Depending on the insight of your recitation, you are going to be given ONE to THREE points each time you contribute to class discussions. A recitation that critically interprets and interrogates ideas from our required readings and films, citing particular passages and pages from a text, is highly valued. There will be discussion pages on canvas as well, where the students can post their ideas on each of the set readings. The student’s grade for attendance and class participation will be set against the average grade of the whole class’ highest and lowest pointers. Those who will get more than the class average grade will retain their excess points as incentive.

TWO Short Papers: 30% each
You will write two short writing assignments throughout this course. Your first and second writing assignment should be 800 to 1,000 words words. Your first short paper (on poetry) should be about any three poems of the same poet from their respective works. Your second short paper (on prose) should be any of the following of the required literary texts: a.) at least two short stories of Mia Alvar in In the Country, b.) a novel (either Merlinda Bobis’ Fish Hair Woman or Eka Kurniawan’s Man Tiger, c.) at least 2 essays from Wilfredo Pascual’s Kilometro Zero.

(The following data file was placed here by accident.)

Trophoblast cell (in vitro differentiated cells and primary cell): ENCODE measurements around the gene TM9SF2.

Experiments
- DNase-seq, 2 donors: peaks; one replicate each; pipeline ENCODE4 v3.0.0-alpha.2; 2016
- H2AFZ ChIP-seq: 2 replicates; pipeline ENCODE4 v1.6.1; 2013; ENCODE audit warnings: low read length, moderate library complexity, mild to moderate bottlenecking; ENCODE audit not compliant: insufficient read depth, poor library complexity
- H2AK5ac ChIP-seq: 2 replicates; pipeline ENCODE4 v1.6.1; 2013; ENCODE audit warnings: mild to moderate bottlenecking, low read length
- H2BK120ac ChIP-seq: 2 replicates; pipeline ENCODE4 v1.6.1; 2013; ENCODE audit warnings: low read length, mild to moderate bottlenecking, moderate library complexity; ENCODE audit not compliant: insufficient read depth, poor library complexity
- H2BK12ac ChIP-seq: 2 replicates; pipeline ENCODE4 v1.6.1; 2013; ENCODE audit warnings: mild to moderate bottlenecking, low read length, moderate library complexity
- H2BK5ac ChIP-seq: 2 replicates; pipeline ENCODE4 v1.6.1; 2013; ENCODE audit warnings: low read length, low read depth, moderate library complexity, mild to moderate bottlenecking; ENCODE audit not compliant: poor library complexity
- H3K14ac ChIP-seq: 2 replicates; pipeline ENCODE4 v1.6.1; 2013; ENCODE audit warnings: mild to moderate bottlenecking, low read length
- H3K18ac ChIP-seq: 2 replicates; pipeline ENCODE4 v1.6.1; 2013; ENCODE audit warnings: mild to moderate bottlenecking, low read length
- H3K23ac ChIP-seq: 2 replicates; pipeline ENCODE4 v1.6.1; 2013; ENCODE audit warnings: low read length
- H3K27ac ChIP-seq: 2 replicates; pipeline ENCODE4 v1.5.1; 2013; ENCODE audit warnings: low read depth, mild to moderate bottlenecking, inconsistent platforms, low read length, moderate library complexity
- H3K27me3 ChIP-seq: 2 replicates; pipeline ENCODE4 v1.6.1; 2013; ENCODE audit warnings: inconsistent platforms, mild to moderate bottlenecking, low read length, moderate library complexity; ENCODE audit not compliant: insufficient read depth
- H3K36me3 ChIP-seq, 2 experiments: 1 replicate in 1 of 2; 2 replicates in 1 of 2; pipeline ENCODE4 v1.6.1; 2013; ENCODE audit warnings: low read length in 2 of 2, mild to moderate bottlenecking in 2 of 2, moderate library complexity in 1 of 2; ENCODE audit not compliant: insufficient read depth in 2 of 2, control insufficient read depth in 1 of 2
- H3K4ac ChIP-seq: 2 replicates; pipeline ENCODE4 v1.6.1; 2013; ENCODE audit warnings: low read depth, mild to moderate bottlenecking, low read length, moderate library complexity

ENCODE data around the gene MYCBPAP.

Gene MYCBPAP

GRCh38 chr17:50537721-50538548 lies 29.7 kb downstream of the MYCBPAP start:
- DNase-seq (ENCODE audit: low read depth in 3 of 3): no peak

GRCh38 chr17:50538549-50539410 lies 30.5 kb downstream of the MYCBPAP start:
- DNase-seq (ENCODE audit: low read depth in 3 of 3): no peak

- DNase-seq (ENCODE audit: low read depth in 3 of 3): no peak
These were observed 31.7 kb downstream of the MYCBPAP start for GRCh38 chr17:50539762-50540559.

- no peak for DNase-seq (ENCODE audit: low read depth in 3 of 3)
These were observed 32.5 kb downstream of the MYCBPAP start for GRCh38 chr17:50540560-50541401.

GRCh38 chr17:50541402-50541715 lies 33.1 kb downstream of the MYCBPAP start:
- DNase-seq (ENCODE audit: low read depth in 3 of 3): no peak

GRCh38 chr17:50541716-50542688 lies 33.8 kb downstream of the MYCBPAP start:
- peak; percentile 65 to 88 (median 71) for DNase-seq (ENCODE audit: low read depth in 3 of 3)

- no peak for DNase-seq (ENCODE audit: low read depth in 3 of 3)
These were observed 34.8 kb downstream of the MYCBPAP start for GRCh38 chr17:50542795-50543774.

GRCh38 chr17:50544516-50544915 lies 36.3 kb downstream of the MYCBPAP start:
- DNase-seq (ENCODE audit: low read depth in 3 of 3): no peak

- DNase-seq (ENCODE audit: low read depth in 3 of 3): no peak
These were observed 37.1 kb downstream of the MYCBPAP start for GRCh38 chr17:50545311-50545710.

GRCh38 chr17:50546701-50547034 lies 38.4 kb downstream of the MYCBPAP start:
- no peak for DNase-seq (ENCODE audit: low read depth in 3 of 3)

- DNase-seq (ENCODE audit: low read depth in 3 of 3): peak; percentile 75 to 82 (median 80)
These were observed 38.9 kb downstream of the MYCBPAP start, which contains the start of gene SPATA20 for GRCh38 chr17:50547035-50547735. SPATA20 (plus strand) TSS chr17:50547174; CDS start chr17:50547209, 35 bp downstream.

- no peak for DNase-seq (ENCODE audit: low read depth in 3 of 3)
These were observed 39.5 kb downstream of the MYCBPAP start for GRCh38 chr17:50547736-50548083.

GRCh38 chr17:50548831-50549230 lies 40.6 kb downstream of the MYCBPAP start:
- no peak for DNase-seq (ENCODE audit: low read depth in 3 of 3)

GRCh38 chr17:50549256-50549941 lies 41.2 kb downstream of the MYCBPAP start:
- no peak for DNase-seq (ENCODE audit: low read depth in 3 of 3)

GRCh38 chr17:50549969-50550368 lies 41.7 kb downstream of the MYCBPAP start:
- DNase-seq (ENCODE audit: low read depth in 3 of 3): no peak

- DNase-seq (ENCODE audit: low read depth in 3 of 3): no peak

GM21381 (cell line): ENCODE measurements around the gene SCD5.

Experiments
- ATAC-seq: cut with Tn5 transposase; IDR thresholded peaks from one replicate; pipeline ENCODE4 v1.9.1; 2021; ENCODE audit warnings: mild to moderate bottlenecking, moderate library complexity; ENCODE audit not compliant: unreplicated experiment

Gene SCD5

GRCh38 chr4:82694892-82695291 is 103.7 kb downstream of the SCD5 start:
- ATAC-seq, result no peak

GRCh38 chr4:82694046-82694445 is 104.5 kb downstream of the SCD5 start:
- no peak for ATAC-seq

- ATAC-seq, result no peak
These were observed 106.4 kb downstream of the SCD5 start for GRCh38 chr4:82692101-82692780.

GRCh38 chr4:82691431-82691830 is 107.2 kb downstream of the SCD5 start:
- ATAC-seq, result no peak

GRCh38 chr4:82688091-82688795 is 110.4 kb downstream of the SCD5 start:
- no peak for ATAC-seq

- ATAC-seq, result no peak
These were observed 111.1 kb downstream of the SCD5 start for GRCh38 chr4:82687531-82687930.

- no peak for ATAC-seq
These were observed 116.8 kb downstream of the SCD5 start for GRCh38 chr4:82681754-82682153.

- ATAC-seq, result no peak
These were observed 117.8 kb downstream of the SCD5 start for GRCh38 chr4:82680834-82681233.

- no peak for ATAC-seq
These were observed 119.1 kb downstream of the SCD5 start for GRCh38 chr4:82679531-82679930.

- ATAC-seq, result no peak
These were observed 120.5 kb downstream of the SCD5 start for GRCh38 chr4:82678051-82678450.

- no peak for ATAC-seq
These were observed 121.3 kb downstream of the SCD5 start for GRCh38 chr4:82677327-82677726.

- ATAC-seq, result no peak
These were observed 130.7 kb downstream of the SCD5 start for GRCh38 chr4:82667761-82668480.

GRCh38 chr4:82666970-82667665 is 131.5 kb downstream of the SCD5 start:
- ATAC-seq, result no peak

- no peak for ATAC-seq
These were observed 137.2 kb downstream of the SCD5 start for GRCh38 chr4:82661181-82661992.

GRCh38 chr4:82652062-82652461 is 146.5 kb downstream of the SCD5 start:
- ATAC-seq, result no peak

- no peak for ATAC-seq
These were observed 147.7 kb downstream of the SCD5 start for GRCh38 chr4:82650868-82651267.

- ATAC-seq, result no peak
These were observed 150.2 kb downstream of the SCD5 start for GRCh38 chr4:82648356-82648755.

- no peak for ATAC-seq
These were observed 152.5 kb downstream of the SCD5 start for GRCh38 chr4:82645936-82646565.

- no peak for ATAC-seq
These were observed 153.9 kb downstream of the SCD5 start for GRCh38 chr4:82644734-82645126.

Your short papers should display your critical engagement and analysis to the literary texts. You should be able to showcase clarity in your prose while also demonstrating the depth of your critical analysis within the constraint of the word limit. For this, you need to be able to: 1.) articulate your main argument; 2.) support by citing and analyzing the given texts, and 3.) document your sources properly. You should have secondary sources in your paper i.e. journal articles and academic essays or books. Internet sources should not exceed two entries in your bibliography or work cited section of the paper.

The papers should be in a Word document (.docx), double-spaced, using Times New Roman, font size 12, with your name, student number and email address clearly indicated in the upper left part of the first page of your exams.You must provide references for quotations and/or citations you use in all your work. This applies to images, sound clips and video clips as well. Refer to the MLA guidelines. All papers should be submitted and uploaded via Turnitin. Make sure that you receive acknowledgment when you upload your papers on the platform.

Turnitin details
Class ID: 23885232
Enrollment Key: villanelle

Short Paper (Poetry): on or before March 13, 2020 (Friday), 5pm on Turnitin
Short Paper (Prose): on or before April 13, 2020 (Monday), 5pm on Turnitin